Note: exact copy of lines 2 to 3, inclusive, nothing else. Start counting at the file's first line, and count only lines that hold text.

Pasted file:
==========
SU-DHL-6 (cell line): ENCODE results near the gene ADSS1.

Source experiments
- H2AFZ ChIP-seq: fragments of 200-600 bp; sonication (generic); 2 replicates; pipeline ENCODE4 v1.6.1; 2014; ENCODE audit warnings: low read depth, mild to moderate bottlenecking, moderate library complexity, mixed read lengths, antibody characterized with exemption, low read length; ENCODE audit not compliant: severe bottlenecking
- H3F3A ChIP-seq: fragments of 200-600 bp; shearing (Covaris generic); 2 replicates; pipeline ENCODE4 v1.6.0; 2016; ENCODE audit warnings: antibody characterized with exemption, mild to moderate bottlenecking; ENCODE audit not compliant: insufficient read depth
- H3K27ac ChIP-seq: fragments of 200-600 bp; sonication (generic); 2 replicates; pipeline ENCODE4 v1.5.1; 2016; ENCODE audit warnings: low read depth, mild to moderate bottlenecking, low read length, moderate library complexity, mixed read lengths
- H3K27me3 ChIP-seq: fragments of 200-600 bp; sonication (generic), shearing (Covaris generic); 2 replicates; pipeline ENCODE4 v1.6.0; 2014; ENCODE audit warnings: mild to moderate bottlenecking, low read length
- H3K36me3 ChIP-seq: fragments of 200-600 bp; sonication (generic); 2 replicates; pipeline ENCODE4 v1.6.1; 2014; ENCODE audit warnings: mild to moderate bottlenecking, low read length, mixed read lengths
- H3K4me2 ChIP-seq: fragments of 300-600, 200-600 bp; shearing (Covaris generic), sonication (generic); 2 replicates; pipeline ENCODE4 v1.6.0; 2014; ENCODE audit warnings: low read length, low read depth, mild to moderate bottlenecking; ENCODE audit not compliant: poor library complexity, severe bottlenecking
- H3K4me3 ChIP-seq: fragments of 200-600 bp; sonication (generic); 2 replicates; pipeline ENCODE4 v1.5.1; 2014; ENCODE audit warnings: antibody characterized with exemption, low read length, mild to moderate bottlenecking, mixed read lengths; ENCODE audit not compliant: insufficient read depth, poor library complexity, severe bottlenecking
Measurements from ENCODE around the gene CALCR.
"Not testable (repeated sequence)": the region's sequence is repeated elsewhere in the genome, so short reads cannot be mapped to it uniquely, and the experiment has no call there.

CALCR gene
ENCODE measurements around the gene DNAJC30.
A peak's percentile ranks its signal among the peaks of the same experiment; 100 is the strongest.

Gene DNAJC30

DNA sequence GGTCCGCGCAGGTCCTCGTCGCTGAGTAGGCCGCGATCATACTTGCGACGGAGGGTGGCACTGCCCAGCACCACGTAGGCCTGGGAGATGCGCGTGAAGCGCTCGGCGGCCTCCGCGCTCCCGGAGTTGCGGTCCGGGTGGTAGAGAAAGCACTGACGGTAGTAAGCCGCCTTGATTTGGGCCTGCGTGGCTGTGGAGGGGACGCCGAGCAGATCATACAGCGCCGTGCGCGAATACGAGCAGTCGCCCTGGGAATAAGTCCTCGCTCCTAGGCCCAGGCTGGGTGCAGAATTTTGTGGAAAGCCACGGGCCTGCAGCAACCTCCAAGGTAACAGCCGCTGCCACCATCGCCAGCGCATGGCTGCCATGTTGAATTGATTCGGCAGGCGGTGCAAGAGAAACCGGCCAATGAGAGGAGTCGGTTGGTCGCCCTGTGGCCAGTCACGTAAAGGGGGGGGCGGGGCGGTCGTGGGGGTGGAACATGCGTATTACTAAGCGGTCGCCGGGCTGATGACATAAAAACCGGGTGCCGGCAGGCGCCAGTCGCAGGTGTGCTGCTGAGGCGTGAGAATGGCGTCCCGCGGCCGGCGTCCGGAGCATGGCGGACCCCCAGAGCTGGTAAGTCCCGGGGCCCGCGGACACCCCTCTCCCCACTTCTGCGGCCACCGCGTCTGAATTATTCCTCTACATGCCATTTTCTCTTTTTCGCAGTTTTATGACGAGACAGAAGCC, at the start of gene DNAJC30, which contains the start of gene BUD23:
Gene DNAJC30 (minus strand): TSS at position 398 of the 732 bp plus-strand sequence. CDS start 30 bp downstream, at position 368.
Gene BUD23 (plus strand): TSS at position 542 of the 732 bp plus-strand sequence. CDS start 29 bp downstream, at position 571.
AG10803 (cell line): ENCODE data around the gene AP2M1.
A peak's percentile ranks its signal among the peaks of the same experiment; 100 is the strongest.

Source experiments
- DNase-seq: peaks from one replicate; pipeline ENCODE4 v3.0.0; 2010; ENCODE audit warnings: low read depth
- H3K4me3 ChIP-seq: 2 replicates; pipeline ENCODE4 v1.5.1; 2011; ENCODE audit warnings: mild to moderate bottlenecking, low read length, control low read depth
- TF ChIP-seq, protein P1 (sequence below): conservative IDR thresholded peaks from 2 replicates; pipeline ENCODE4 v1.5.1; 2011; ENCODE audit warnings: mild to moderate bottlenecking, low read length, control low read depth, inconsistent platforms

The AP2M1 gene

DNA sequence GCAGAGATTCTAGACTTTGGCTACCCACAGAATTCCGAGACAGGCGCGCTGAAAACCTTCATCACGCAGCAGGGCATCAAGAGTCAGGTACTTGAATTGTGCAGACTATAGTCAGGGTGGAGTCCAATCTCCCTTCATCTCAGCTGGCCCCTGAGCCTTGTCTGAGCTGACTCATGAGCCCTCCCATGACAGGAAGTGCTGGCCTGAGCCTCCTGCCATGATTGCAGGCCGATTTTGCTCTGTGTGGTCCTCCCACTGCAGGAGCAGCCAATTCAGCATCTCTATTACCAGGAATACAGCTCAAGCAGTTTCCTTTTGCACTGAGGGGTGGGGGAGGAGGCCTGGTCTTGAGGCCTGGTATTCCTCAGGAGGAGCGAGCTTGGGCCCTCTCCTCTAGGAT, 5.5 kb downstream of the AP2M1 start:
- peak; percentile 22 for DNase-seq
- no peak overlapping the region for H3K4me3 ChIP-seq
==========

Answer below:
Source experiments
- H2AFZ ChIP-seq: fragments of 200-600 bp; sonication (generic); 2 replicates; pipeline ENCODE4 v1.6.1; 2014; ENCODE audit warnings: low read depth, mild to moderate bottlenecking, moderate library complexity, mixed read lengths, antibody characterized with exemption, low read length; ENCODE audit not compliant: severe bottlenecking